The Hastings Center, a nonpartisan bioethics research institute, recently asked me to write an essay to help launch their new group blog, The Values and Health Reform Connection. The website focuses on American values, and why they matter to health care reform. Here is the link to the blog.
Below, an excerpt from the piece that I wrote:
“While many speak of health care as an individual ‘right,’ I prefer to think of universal coverage as something that we, as a civilized nation, desire for all members of our society because we recognize each other as equally human, vulnerable, and in need of care.
“As a society, we have a moral obligation to provide access to medical care for all of our citizens. When we frame health care as a “right,” we shift responsibility from society to the individual. It is up to him to demand his due. At that point, the word “entitlement” comes to mind, along with the conservative image (so artfully drawn by President Reagan), of an aggrieved, resentful mob of freeloaders dunning the rest of us for having the simple good luck of being relatively healthy and relatively wealthy.
“‘We didn’t make them poor or sick,’ some libertarians say. ‘Why should they have the “right” to demand so much from us? And just how much care are they entitled to? Should they get the same care that wealthier Americans expect? Wouldn’t it be sufficient to give them care that is “good enough’?
“Put simply, the language of individual ‘rights’ doesn’t seem, to me, the best way to build solidarity. And I am convinced that social solidarity is key to improving public health.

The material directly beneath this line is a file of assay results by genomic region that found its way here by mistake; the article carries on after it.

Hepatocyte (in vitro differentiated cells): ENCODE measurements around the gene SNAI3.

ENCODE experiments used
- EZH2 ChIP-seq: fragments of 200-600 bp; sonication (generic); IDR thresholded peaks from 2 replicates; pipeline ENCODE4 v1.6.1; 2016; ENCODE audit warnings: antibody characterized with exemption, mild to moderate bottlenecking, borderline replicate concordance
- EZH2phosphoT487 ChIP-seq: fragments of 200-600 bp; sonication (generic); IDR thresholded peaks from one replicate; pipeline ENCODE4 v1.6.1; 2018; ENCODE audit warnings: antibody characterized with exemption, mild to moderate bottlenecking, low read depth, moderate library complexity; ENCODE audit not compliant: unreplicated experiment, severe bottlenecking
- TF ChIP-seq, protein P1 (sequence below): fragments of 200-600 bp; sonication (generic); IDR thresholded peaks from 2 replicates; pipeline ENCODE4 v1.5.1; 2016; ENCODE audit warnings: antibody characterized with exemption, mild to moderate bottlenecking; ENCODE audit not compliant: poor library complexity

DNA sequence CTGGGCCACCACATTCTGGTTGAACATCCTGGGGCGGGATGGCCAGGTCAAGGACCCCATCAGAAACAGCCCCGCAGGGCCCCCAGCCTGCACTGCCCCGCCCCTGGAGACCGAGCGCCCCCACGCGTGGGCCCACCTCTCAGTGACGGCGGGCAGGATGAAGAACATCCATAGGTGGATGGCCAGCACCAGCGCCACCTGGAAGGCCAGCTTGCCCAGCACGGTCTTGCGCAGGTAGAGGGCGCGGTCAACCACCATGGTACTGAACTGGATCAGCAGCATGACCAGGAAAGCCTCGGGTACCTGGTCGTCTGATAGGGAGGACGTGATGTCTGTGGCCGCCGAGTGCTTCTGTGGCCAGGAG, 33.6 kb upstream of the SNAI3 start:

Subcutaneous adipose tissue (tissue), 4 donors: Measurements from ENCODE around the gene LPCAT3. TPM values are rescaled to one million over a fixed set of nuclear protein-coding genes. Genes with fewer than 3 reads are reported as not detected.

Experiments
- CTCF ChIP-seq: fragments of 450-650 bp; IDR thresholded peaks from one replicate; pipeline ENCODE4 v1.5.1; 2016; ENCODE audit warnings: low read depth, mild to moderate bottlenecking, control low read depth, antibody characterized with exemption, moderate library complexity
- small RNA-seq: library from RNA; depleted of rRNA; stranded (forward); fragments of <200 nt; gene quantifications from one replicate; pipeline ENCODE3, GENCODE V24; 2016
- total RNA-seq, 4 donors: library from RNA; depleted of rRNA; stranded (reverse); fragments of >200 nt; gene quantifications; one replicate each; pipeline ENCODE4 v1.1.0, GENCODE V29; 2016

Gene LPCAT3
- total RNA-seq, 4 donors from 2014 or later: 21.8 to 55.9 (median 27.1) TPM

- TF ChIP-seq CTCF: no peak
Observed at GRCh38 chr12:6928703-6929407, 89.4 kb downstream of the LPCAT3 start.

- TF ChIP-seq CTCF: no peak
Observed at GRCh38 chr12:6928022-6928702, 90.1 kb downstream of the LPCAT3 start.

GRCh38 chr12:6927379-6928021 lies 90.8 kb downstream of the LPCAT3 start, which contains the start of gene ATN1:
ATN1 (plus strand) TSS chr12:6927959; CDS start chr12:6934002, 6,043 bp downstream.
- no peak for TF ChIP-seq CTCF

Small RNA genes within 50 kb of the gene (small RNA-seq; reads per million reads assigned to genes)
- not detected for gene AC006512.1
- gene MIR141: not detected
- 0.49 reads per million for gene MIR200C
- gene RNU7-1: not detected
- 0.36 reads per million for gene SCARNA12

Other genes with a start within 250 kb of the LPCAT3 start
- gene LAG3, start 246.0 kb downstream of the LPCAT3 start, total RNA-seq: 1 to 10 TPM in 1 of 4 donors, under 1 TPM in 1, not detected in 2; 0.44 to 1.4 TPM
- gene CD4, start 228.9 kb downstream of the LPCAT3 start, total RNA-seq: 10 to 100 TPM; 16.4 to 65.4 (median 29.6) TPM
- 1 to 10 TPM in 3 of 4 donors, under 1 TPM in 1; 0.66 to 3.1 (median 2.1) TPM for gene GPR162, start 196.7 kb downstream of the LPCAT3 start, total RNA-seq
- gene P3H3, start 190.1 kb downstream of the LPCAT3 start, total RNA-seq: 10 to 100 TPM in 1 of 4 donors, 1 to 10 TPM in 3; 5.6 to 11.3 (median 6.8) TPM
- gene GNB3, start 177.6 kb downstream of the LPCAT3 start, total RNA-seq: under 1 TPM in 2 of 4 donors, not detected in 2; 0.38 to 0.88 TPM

“A friend who lived in France for many years once explained to me: ‘Healthcare is so good in France because the French believe that nothing is too good for a fellow Frenchmen.’ Unfortunately, in this country, many of us do not feel that way about each other. . .
“If health care is, in any sense, a ‘right,’ I would argue that it is what the Declaration of Independence named an ‘inalienable right’ conferred on us, not by government, but by someone the authors of the Declaration referred to as ‘Our Creator.’ The point is that inalienable rights are natural rights: something we deserve simply by virtue of being human, so that we can be free to pursue life, liberty and happiness. These are affirmative rights which empower us to become part of society. Without our health, we cannot participate as members of a political community.
“An ‘inalienable right’ is very different from a constitutional right (to free speech, for example ) which gives the individual the right to be free from interference by government or their neighbors—to be protected against unreasonable searches, cruel and unusual punishment, or invasion of privacy. Those rights are designed to protect us, as individuals, from society. By contrast, universal health care acknowledges each of us as equal members of society.”
Go to the website to read the rest of my post, and other provocative essays focusing on what terms such as these mean when applied to health care reform: “ justice,” “fairness,” “solidarity,” “liberty,” “stewardship,” and “responsibility.”
Health Affairs is the media sponsor for this website and will publish a selection of posts from the site.